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Unread postby Shi Tong » Tue Nov 06, 2007 10:34 am

How would Cao Cao have looked if he'd have "kept" Guan Yu against his will? I think that's a good question, because the answer to this has to be:

a) Guan Yu would have resented Cao Cao and wouldn't have owed him a thing (like Kong Wen suggested).

b) Cao Cao would have looked pretty stupid and mean to his own officers and to the people around him- he wanted to look like he respected people, so releasing Guan Yu was a smooth political move- if someone else had wanted to leave, and they had a good reason, then Cao would have "let" them leave- meaning that more people would want to serve such a man of honour.

c) Guan Yu could have raised a plot against Cao Cao if he'd have kept him against his will- meaning that Cao would endanger himself.

d) If Cao decided to keep Guan Yu, Guan would not have served him (useless), and Guan may become such a threat that Cao would have to jail him or execute him- this would have made his followers think badly of him, and Liu Bei more angry with him (just look what Bei did when Sun Quan killed Guan Yu).

So there's a lot of reasons to let Guan go- and not just out of the kindness of his heart.
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Unread postby Lord Chuff » Wed Nov 07, 2007 4:02 am

Shi Tong wrote:Guan Yu could have raised a plot against Cao Cao if he'd have kept him against his will- meaning that Cao would endanger himself.


Yes, if Cao Cao didn't let Guan Yu go I believe he would have to have killed him to prevent him from plotting.

Liu Bei more angry with him (just look what Bei did when Sun Quan killed Guan Yu).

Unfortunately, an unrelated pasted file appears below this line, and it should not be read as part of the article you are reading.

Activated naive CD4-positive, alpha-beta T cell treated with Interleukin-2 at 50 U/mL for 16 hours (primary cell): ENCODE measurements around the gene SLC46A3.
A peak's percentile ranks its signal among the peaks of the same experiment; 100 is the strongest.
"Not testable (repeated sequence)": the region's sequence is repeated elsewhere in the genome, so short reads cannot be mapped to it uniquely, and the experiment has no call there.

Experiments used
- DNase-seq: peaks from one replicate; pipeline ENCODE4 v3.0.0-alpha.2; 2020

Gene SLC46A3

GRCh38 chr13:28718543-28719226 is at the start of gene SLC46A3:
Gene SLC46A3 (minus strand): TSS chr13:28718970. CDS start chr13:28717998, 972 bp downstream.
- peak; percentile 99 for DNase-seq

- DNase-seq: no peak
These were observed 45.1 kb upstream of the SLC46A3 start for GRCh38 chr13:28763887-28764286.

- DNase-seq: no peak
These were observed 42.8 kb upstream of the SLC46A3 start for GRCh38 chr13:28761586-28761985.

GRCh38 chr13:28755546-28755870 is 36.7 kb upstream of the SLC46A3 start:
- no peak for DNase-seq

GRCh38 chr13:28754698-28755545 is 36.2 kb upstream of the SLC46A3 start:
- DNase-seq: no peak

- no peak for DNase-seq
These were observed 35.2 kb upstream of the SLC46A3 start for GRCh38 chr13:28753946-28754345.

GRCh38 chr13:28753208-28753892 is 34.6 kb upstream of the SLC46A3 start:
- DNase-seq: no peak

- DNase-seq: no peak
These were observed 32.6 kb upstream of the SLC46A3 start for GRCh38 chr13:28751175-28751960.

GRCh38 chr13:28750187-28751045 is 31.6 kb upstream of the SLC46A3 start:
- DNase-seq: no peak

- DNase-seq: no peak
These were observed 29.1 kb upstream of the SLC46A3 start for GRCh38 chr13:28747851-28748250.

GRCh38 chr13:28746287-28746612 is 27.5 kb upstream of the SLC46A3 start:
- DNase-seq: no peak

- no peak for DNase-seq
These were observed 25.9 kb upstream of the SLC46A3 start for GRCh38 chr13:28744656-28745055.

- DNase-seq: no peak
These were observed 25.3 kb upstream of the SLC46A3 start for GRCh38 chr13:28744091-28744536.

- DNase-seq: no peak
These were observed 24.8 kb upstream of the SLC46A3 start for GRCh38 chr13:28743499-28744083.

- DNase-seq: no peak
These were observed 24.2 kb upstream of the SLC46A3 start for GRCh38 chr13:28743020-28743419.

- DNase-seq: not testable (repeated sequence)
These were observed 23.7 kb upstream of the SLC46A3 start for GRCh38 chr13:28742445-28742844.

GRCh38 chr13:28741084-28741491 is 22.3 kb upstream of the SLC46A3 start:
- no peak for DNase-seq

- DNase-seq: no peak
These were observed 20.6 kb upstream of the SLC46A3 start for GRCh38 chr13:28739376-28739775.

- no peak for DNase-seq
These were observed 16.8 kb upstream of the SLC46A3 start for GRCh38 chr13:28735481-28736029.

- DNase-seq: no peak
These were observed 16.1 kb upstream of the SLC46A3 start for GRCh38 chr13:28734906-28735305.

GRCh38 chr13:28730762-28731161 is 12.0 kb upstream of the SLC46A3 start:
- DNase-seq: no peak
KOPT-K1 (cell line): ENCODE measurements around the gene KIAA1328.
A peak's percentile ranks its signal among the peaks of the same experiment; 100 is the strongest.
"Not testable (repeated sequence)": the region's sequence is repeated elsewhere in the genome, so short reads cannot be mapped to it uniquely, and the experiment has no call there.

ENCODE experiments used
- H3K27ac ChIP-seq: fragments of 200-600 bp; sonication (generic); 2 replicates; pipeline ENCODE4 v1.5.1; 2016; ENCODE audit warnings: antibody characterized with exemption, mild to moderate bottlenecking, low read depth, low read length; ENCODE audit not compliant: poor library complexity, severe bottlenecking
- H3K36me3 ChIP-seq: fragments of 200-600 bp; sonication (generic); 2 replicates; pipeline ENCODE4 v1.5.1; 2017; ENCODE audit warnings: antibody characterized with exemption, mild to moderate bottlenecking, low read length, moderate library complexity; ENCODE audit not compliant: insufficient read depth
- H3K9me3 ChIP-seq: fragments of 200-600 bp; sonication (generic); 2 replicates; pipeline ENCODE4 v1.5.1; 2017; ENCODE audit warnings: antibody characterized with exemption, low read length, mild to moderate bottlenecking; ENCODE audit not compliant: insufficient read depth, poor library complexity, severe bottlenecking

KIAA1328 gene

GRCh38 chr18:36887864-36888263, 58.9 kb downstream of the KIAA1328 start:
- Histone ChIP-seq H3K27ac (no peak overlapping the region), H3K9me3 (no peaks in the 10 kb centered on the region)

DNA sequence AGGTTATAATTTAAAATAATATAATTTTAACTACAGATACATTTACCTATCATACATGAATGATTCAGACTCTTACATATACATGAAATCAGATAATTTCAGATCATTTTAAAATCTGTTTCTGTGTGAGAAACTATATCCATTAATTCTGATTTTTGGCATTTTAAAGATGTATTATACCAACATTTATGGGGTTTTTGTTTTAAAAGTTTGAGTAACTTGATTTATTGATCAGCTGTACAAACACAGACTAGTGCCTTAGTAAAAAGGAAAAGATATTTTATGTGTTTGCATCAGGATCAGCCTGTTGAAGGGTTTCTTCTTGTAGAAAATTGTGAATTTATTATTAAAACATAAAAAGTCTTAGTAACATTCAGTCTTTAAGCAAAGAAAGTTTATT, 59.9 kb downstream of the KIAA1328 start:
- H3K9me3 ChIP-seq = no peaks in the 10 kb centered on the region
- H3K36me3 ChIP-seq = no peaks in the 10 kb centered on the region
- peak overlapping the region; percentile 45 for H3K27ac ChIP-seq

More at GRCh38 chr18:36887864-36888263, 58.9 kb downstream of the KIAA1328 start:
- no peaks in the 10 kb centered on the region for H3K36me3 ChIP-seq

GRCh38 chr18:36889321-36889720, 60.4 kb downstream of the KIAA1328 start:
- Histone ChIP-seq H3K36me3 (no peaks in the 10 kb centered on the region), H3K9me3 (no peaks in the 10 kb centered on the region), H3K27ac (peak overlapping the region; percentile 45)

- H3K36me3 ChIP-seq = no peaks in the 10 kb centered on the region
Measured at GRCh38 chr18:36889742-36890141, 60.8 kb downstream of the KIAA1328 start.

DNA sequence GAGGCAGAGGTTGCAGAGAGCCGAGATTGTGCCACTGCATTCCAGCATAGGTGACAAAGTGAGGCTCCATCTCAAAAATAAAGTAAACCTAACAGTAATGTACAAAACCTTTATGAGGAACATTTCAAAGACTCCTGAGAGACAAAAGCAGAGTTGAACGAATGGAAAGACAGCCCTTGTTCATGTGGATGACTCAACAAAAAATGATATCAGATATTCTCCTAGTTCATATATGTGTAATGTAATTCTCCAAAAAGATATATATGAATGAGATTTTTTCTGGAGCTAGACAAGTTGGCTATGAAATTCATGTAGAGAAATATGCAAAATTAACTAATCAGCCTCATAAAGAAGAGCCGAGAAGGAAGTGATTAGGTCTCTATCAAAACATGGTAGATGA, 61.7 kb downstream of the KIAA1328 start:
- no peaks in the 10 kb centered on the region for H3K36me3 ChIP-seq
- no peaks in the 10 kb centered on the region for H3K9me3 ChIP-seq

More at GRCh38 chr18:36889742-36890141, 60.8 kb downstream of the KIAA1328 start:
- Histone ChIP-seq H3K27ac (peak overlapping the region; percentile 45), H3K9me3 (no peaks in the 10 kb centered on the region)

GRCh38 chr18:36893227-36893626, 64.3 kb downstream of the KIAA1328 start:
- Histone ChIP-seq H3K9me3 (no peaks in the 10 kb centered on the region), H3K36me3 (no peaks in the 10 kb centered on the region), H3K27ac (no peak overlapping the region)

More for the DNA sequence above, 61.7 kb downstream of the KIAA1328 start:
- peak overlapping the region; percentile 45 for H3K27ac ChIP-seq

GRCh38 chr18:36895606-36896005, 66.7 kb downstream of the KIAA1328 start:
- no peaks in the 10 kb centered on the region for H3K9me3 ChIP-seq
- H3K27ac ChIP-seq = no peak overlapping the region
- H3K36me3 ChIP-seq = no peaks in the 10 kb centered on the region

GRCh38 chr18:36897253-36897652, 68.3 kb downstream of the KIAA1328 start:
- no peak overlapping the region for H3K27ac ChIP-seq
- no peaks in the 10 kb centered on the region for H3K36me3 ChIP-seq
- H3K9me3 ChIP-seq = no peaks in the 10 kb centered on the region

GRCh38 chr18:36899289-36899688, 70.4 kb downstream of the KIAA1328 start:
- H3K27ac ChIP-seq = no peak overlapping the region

I don't think this would have been a major reason for his not killing Guan Yu. At the time Liu Bei was probably in the weakest position he ever was in (staying with Yuan Shao) and would only have been able to avenge Guan's death if Yuan Shao agreed. (And I don't think Yuan would have been that upset over the death of the man who killed his two best generals :lol: )
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Unread postby Zhilong » Wed Nov 07, 2007 7:59 pm

I think Cao Cao truly respected Guan Yu, hence the honour he showed him. Unable to keep him, if he killed him he would not only have lost Guan Yu but also lost the respect the world. At least by letting him go he gained brownie points as a magnanimous warlord - as a warlord these qualities are important.

I doubt it was so Cao Cao could gain a get out jail free card; at that time it was not possible to predict that Liu Bei would rise up and form a great threat to Cao Cao.
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Unread postby Kong Wen » Wed Nov 07, 2007 8:01 pm

Zhilong wrote:I doubt it was so Cao Cao could gain a get out jail free card; at that time it was not possible to predict that Liu Bei would rise up and form a great threat to Cao Cao.

But Liu Bei (and now Guan Yu) served under the Yuans in the north, Cao's next target. If there's got to be a mighty general like Guan Yu out in the wild amongst your enemies, better if he thinks you're a generous guy and feels indebted to you for your kindness, eh?
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Unread postby Zhilong » Thu Nov 08, 2007 1:48 pm

Kong Wen wrote:
Zhilong wrote:I doubt it was so Cao Cao could gain a get out jail free card; at that time it was not possible to predict that Liu Bei would rise up and form a great threat to Cao Cao.

But Liu Bei (and now Guan Yu) served under the Yuans in the north, Cao's next target. If there's got to be a mighty general like Guan Yu out in the wild amongst your enemies, better if he thinks you're a generous guy and feels indebted to you for your kindness, eh?


If he had to rely on that to any degree then he might as well submit to Yuan Shao there and then. :lol: